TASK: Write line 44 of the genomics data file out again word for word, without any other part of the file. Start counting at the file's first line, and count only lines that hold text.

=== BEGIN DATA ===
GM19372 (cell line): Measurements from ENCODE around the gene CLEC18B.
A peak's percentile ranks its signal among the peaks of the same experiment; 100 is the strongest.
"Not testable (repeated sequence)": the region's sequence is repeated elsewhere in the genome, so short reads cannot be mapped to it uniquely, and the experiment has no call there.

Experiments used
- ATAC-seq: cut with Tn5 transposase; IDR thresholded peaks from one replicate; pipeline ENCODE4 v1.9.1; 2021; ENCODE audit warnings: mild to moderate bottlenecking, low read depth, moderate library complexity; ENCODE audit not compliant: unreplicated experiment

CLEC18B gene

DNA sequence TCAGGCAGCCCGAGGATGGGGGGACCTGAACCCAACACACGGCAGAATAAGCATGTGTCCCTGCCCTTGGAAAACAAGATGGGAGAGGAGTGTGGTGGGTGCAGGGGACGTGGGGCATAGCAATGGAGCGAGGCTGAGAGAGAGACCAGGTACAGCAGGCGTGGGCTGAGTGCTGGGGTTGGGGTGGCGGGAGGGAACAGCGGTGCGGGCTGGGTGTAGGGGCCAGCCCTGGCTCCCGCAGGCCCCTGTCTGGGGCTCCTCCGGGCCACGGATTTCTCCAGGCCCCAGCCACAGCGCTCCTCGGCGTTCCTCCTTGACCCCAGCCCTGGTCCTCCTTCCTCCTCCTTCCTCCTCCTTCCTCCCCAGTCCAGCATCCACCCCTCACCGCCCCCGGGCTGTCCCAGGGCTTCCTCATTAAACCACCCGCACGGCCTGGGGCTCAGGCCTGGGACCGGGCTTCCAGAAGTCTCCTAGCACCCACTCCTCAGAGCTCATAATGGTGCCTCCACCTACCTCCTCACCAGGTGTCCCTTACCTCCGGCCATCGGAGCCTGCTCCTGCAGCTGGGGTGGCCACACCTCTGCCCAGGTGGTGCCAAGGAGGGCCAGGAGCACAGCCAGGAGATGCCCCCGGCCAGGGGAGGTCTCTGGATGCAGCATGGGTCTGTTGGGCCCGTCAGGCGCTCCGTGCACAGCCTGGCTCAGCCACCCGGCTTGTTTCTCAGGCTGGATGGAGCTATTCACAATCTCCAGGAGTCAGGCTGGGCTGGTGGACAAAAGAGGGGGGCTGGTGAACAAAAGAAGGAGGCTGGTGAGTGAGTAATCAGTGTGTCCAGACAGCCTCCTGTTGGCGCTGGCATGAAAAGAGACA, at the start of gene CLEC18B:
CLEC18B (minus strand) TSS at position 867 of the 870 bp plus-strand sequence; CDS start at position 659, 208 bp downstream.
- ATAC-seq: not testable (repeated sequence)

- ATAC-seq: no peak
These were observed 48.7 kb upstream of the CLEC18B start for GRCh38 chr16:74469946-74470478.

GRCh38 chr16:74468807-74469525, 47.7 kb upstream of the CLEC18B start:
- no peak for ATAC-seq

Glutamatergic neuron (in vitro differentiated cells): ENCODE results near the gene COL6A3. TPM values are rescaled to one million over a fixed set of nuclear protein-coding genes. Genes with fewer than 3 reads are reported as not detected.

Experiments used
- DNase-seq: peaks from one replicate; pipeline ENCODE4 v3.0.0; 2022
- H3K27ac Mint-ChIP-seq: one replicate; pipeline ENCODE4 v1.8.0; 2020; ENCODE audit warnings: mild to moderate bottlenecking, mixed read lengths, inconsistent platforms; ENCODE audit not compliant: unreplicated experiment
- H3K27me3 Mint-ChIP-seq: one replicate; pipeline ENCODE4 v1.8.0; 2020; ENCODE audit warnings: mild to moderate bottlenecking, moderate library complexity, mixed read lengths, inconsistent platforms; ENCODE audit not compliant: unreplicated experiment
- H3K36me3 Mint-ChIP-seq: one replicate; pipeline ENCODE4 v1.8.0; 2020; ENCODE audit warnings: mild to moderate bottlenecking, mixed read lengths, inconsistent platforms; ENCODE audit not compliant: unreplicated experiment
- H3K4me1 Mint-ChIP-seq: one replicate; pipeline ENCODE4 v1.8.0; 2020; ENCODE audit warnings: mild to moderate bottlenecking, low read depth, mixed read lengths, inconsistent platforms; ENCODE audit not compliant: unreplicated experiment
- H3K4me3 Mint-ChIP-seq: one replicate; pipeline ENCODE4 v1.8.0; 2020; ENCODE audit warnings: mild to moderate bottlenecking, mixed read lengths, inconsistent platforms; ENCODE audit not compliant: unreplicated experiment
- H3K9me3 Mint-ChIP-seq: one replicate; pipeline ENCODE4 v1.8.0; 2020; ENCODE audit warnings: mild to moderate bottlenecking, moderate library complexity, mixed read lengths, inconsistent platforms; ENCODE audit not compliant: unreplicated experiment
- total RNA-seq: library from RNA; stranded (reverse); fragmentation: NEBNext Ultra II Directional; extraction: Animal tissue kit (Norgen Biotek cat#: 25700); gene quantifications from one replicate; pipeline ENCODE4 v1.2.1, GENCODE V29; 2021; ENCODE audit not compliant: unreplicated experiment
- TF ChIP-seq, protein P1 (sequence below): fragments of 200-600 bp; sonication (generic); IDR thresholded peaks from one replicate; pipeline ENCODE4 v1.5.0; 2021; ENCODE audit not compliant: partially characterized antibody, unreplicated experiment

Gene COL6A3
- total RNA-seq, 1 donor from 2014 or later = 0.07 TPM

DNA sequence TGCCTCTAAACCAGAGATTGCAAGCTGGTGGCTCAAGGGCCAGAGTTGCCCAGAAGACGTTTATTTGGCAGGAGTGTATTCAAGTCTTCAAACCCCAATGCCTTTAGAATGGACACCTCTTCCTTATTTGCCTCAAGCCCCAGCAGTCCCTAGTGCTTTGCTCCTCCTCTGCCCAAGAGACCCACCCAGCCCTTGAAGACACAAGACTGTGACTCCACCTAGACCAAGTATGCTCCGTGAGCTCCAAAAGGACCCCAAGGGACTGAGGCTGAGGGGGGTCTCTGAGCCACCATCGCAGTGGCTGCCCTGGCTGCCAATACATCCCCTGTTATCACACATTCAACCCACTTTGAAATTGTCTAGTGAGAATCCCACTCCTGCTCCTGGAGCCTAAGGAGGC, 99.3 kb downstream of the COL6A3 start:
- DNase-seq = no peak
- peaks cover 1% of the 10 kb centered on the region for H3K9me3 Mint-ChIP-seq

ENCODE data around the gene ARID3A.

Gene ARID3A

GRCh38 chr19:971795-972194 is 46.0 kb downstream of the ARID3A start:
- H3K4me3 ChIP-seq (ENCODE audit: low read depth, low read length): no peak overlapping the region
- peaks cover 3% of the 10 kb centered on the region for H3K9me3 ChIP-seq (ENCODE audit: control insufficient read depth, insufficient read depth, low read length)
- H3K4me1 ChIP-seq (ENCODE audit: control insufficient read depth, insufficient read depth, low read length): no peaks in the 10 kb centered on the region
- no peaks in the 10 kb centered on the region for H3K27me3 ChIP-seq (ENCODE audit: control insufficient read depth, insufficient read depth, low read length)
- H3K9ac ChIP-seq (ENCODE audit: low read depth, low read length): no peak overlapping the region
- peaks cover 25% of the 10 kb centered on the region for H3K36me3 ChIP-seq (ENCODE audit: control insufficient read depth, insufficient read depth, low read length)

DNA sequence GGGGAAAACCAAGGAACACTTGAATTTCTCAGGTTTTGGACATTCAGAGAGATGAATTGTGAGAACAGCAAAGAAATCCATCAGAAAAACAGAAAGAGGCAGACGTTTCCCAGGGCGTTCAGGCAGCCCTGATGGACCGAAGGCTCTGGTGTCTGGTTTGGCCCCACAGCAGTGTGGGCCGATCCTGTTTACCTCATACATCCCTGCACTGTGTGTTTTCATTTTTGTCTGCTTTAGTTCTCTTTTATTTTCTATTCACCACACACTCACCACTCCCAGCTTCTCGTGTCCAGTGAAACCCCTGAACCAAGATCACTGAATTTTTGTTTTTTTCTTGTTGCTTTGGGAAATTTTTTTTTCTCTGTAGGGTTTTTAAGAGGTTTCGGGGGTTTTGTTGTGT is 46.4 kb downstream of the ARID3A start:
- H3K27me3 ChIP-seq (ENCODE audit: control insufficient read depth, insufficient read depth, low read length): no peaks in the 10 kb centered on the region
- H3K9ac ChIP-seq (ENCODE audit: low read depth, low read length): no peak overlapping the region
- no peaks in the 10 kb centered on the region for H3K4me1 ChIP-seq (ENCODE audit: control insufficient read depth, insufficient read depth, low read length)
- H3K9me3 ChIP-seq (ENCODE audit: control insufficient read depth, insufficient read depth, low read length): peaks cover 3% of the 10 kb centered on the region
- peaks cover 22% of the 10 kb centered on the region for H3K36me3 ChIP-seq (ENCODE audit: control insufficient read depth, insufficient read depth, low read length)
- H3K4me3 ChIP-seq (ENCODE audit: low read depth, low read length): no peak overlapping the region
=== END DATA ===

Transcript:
- peaks cover 22% of the 10 kb centered on the region for H3K36me3 ChIP-seq (ENCODE audit: control insufficient read depth, insufficient read depth, low read length)